• CNN: Three US Army soldiers were killed and more than 30 service members were injured in a drone attack overnight on a small US outpost in Jordan, US officials told CNN, marking the first time US troops have been killed by enemy fire in the Middle East since the beginning of the Gaza war.

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Dena Destroyer to be Equipped with Vertical Launch Missiles

  • Mehr News: Given the long-haul missions of destroyers, the impossibility of shore support in many cases and the variety of aerial threats, including fighter jets, drones and missiles, it is absolutely necessary to equip military vessels with air defense systems enjoying pinpoint accuracy, Tehran-based Tasnim News Agency reported Wednesday.

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Iran Guards Launch Naval Drills Near Strategic Gulf Islands

  • The Defense Post: Iran’s Revolutionary Guards launched naval drills on Wednesday near strategic Gulf islands controlled by Iran but claimed by the United Arab Emirates, state media said.

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Iran Unveils New Vessels With 600-km Range Missiles, Conducts Surprise Military Drill

  • Haaretza: Iran’s Revolutionary Guards’ navy has unveiled new vessels equipped with 600-km range missiles at a time of rising tensions with the U.S. in the Gulf, the semi-official Tasnim news agency reported on Wednesday.

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US deploys guided-missile destroyer to Middle East after Iran threats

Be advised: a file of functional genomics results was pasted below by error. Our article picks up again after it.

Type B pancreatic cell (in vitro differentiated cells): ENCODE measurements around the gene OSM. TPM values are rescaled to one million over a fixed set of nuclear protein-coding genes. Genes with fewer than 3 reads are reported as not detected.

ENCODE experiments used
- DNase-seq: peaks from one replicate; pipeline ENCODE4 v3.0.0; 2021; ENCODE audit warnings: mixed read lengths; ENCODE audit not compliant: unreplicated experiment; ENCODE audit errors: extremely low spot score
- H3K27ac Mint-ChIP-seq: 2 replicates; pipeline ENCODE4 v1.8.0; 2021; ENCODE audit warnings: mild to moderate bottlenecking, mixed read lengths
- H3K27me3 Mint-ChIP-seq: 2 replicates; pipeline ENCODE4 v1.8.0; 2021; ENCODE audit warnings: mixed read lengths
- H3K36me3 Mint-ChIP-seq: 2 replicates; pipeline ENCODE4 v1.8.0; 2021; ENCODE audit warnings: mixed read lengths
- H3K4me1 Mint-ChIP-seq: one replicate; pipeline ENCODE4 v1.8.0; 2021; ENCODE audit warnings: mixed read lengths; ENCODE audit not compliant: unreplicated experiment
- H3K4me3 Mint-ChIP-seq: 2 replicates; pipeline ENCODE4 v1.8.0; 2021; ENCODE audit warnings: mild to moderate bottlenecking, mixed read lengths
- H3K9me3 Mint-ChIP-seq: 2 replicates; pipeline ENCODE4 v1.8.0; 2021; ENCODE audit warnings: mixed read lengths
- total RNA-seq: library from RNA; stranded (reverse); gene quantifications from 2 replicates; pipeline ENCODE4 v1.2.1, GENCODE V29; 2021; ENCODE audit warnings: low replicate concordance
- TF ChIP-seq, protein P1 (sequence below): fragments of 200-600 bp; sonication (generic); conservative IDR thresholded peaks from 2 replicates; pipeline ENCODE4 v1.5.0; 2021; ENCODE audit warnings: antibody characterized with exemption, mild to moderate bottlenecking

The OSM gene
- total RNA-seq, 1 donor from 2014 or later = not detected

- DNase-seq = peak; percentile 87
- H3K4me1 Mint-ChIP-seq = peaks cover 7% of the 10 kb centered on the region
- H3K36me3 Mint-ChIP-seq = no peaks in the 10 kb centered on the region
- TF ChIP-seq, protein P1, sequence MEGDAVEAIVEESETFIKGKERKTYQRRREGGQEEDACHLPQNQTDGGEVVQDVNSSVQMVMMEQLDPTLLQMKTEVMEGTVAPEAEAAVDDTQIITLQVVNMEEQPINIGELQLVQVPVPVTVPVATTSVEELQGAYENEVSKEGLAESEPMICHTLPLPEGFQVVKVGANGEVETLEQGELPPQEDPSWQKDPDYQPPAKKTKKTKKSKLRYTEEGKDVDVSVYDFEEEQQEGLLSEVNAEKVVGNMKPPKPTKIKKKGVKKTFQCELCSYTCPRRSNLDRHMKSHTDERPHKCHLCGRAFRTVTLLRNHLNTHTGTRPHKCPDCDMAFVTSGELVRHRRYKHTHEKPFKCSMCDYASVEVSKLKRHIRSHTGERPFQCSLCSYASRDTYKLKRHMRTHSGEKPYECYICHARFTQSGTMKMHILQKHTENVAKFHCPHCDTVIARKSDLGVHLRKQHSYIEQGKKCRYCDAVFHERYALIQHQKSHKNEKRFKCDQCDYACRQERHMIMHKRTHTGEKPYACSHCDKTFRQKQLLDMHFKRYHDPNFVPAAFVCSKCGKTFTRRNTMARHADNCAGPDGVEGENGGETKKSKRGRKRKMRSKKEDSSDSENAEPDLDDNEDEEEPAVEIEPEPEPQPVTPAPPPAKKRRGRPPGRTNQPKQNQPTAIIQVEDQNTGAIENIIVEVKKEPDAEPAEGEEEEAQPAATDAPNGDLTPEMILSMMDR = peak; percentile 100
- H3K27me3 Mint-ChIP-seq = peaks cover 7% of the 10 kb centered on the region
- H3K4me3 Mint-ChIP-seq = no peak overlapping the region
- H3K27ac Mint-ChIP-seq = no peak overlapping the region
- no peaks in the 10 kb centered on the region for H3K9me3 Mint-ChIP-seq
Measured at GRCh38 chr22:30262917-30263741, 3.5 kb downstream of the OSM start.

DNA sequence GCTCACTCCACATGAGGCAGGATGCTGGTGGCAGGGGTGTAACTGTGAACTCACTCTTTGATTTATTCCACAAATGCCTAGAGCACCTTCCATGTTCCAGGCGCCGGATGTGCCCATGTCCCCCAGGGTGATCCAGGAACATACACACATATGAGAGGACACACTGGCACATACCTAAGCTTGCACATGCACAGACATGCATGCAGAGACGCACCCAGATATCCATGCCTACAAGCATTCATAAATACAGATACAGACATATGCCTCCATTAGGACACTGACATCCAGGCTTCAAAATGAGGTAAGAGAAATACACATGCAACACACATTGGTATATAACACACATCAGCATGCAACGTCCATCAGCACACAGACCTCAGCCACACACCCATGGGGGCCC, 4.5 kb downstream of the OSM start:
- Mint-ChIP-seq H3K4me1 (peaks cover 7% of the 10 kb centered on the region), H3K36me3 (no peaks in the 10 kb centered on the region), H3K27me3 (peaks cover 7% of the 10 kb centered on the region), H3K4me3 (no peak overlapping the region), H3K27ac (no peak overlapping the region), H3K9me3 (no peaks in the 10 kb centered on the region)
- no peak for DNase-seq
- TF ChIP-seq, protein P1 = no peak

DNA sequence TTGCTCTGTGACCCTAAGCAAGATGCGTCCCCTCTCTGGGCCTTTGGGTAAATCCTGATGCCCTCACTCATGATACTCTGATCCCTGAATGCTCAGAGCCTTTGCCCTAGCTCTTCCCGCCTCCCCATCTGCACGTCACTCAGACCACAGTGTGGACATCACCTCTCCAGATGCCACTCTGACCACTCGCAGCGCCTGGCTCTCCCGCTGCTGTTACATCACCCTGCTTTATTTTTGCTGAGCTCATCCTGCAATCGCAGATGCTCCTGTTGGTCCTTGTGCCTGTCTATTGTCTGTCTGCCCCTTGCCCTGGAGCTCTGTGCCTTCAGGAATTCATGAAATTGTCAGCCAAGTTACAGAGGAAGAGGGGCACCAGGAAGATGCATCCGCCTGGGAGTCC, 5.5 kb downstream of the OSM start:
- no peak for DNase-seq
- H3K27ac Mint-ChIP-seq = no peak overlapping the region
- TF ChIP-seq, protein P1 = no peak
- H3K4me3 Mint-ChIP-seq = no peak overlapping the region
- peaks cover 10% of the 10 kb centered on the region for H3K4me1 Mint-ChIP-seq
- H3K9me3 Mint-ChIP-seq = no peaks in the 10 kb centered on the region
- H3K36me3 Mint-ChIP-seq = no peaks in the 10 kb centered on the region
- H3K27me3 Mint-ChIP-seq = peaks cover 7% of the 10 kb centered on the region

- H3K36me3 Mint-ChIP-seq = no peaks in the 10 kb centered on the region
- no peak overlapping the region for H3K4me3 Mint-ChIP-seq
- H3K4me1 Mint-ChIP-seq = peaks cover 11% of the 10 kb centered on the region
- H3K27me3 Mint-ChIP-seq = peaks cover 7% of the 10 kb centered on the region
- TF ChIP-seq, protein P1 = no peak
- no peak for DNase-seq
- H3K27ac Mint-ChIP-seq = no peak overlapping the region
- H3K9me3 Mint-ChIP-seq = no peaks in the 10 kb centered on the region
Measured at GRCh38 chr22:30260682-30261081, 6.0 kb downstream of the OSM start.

• Al Arabiya: The US military has deployed a guided-missile destroyer to the Middle East after attempts by Iran to seize oil tankers increased in recent weeks. The US Navy’s Bahrain-based Fifth Fleet said on Sunday that the guided-missile destroyer USS Thomas Hudner (DDG-116) had entered the Middle East operating area on July 14 after transiting the Suez Canal.

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US mulls air defenses for Iraqi Kurdistan as Iran warns of renewed strikes

  • Amwaj: A US congressional committee has called for a plan to deploy air defenses in Iraqi Kurdistan. If signed into law, the passed amendment to the 2024 National Defense Authorization Act (NDAA) will cover equipment and training.

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US sending F-16 fighter jets to protect ships from Iranian seizures in Gulf region

  • WASHINGTON (AP): The U.S. is beefing up its use of fighter jets around the strategic Strait of Hormuz to protect ships from Iranian seizures, a senior defense official said Friday, adding that the U.S. is increasingly concerned about the growing ties between Iran, Russia and Syria across the Middle East.

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Iran moves toward possible atom bomb test in defiance of Western sanctions: intel report

  • Fox News: A fresh batch of damning European intelligence reports reveal that the Islamic Republic of Iran sought to bypass U.S. and EU sanctions to secure technology for its nuclear weapons program with a view toward testing an atomic bomb. According to the Middle East Media Research Institute (MEMRI), which first published translations of the intelligence documents on its website, the security agencies of Sweden, the Netherlands and Germany revealed sensitive data during the first six months of 2023 on the Iranian regime’s illicit nuclear weapons proliferation activities. The reports mainly cover Iran’s alleged illegal conduct in 2022.

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US has military options for Iran’s nuclear threat, CENTCOM air force chief tells ‘Post’

  • The Jerusalem Post: The US regularly updates its military options for threats from Iran’s evolving nuclear facilities, US Lt. Gen. and CENTCOM Air Force Chief Alexus Grynkewich told The Jerusalem Post in an exclusive interview.

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Iran’s ballistic missile capabilities are a growing threat to Europe

  • Politico: As Europe struggles to combat Iran’s drone proliferation to Russia for use against Ukraine, it can ill afford to ignore improvements to an even greater unmanned aerial threat that may soon land on its doorstep: the country’s ballistic missile arsenal— the largest in the Middle East.